Prevention Program Reduces Facility-Acquired Pressure Ulcers (Bed Sores) by Two-Thirds
Margaret Talley, RN was honored recently for her work on pressure ulcer prevention. Talley, who became interested in pressure ulcer research after working as a nursing home aide, was recruited by the health care system that now employs her to help it reduce the rates at which its patients acquired pressure ulcers. She received the national award for slashing the rates of facility-acquired pressure ulcers by two-thirds.
Pressure ulcers (bed sores, decubitus ulcers, pressure sores) are areas of tissue death and destruction caused by unrelieved pressure for a prolonged period of time. They occur most often among patients with limited mobility. Pressure ulcers increase the risk of infection and result in longer hospital and nursing home stays. Health care providers are paying more attention to pressure ulcer prevention because Medicare no longer pays for the care of facility-acquired pressure ulcers.
Talley developed a six-point program for pressure ulcer prevention that included requirements for more accurate skin assessments on admission, better care by competent wound care teams, more frequent evaluations of all bed and support surfaces, good nutrition, standardized pressure ulcer treatment, and new orientations about skin care. Read more about Margaret Talley and her pressure ulcer program.
Talley highlighted that "taking care of a wound is not the same as taking care of the whole patient." She's right -- pressure ulcer prevention is about the whole patient, not just the hole in the patient. The support Talley received from her employer was encouraging: "Having the organization 100% behind me, and so totally supportive, have been huge factors in our achieving such significant results,” she said. Talley's success is proof that individual and organizational committment by health care providers pays dividends.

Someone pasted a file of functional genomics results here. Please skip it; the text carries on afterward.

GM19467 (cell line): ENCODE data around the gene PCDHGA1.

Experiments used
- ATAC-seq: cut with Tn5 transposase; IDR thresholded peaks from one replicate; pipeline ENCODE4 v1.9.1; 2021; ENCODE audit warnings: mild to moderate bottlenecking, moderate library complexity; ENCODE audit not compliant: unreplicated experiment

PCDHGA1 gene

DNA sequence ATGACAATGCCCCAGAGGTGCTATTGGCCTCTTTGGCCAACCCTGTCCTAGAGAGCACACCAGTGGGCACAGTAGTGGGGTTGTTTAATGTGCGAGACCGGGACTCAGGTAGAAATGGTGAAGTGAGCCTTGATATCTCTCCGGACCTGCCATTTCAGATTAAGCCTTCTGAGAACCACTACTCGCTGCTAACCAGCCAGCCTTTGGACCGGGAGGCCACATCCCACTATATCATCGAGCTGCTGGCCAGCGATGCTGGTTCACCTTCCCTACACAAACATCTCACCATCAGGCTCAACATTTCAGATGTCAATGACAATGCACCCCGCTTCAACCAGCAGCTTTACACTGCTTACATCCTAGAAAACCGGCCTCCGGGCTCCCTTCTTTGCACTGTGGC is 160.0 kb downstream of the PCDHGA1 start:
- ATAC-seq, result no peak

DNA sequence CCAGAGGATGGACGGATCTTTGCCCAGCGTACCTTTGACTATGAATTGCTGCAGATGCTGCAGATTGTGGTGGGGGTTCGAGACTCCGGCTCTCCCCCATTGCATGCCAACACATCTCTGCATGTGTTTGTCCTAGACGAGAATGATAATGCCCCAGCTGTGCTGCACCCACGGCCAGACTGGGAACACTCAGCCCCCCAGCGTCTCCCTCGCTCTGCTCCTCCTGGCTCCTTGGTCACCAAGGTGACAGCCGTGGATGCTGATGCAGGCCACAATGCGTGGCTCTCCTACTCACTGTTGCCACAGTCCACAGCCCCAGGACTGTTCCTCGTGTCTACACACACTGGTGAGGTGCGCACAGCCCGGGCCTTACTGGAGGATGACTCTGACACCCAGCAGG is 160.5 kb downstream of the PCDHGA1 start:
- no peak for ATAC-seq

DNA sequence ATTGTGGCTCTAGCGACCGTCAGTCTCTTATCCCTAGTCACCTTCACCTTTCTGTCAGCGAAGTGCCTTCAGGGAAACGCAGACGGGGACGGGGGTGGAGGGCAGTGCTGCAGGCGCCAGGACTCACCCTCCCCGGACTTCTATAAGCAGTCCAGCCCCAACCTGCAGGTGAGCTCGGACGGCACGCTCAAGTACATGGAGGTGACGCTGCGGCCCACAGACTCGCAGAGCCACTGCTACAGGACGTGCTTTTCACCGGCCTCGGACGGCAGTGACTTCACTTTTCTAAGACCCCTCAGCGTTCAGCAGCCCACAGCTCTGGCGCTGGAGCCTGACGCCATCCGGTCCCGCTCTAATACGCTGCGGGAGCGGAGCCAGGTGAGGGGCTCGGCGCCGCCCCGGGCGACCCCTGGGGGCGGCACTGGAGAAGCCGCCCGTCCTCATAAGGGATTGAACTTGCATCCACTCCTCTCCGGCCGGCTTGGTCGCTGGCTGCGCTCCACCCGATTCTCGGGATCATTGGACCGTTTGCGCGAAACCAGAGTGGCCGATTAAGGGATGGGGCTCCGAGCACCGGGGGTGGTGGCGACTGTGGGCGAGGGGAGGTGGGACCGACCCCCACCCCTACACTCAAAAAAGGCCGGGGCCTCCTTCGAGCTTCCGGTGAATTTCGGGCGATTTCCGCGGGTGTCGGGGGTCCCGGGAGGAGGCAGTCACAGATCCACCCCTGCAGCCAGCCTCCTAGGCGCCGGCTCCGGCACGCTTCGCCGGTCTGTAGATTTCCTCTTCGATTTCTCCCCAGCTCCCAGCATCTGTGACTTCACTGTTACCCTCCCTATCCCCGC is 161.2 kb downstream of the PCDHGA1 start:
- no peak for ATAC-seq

"Her actions directly and profoundly impacted the quality of health care within her hospital system,” said a representative of the health care industry about Talley. If nursing homes and assisted living facilities commit themselves to provide better care, how many pressure ulcers would be prevented? How many falls and fractures? How many medication errors? There are Margaret Talleys everywhere waiting to "directly and profoundly impact the quality of health care" in their own facilities -- now if we can just get the nursing homes and assisted living facilities that employ them to become as committed . . .
Robert W. Carter, Jr. is a Virginia attorney whose law practice is dedicated to protecting the rights of the victims of nursing home and assisted living neglect and abuse in Richmond, Roanoke, Norfolk, Lynchburg, Danville, Charlottesville, and across Virginia.
Posted on Fri, February 1, 2008
by Robert Carter